DirecTV offers streaming Sunday Ticket without a satellite, just not for everyone
By James Careless, TechHive
If you dream of watching out-of-market NFL games from the comfort of your own home and not in some overcrowded sports bar, you’ve had one option up until now—subscribe to DirecTV and buy into the satellite provider’s NFL Sunday Ticket package. DirecTV is calling an audible on that plan for the coming season, but before cord cutters dream of fall Sundays filled with football, understand that DirecTV’s new NFLSundayTicket.tv comes with enough catches to challenge Jerry Rice’s receiving record.
Here’s the gameplan: Starting this September, DirecTV will allow people who do not subscribe to its satellite TV service to buy access to NFL Sunday Ticket games online at NFLSundayTicket.tv. For $200, you’ll be able to get a regular season’s worth of out-of-market live NFL games on your laptop, desktop PC, and Android or iOS device. The $240 package lets you watch from your gaming console. And for $330, you can see the games on all of these platforms, plus get DirecTV’s Red Zone Channel, which features whip-around coverage of every game, and new Fantasy Zone channel.
But wait, there’s less!
NFLSundayTicket.tv comes with lots of conditions attached, namely defining who can get this service and who can’t.
DirecTV understands that online/mobile viewing is growing exponentially, and that NFL football is an incredibly popular product. At the same time, the last thing DirecTV wants to do is to give people a good reason not to subscribe to its full satellite services, and it certainly doesn’t want current customers to cancel their service and watch football this way instead. So NFLSundayTicket.tv is only available to non-subscribers who can’t receive DirecTV right now. This way, DirecTV can make money from NFLSundayTicket.tv without cutting into potential DirecTV sales.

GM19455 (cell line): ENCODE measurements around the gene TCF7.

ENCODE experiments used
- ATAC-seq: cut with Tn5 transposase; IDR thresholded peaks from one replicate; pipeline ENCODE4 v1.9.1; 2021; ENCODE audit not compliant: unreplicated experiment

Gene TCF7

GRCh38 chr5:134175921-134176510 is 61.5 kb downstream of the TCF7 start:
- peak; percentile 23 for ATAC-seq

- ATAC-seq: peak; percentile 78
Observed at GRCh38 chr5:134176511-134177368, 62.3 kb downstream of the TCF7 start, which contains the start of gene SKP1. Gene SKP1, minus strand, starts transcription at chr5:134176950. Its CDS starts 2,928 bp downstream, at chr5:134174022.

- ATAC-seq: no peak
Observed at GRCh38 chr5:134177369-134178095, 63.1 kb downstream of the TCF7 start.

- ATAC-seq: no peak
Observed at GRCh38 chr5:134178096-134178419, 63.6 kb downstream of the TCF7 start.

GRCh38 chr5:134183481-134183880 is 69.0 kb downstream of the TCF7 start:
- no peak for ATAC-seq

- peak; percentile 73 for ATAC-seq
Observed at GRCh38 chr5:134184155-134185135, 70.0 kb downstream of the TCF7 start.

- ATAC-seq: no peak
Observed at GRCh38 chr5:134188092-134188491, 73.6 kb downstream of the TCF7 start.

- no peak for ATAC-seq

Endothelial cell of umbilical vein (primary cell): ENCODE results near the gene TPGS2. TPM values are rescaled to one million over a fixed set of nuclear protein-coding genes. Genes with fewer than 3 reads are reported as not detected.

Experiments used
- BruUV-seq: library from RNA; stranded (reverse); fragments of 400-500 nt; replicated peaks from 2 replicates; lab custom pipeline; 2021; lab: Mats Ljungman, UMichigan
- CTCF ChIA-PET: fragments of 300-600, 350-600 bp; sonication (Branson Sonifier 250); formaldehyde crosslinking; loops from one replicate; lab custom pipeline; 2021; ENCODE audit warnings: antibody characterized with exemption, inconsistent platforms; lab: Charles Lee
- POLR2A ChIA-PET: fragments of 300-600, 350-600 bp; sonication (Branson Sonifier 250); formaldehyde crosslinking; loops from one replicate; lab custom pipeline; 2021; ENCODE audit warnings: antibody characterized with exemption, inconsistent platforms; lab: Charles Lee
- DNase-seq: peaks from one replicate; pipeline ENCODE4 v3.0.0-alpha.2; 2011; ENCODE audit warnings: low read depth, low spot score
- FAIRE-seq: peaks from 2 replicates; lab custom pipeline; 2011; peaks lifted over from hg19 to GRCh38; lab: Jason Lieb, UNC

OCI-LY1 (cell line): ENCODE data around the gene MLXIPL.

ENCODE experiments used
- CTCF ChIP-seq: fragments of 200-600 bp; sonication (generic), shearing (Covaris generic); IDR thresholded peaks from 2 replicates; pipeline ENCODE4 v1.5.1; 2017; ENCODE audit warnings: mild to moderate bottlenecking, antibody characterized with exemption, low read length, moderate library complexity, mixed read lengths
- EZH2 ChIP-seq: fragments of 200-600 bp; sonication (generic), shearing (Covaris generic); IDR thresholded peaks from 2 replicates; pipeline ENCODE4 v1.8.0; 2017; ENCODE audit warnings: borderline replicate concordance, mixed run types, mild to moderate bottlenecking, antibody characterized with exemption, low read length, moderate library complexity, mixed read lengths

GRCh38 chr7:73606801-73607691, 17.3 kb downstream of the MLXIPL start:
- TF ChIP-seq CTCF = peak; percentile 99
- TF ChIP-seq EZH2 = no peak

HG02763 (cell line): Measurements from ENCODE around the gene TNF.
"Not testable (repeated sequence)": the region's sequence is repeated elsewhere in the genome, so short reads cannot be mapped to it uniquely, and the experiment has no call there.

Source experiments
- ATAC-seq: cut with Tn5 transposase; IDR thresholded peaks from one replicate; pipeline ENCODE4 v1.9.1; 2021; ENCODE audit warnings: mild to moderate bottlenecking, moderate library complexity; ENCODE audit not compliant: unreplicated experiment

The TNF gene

Specifically, non-subscribers can only sign up for NFLSundayTicket.tv if they live in apartments where DirecTV is not allowed (“no danged satellite dishes here!”); reside in metropolitan New York, Philadelphia or San Francisco; or attend a number of colleges where satellite TV is apparently not available in dormitories.
DirecTV has fairly fluid definitions about what constitutes a metropolitan area. One TechHive editor who dreams of watching Packer games from her home in Oakland wasn’t eligible for NFLSundayTicket.tv; another editor—who ironically is indifferent to the charms of the National Football League but lives in a nearby suburb—was eligible to sign up for the package.
If you don’t meet DirecTV’s standards for NFLSundayTicket.tv, you’ll need to subscribe to DirecTV (which requires a two-year commitment) and buy the traditional NFL Sunday Ticket package. At least you’ll be able to access games on all NFLSundayTicket.tv-supported platforms for prices staring at $240.
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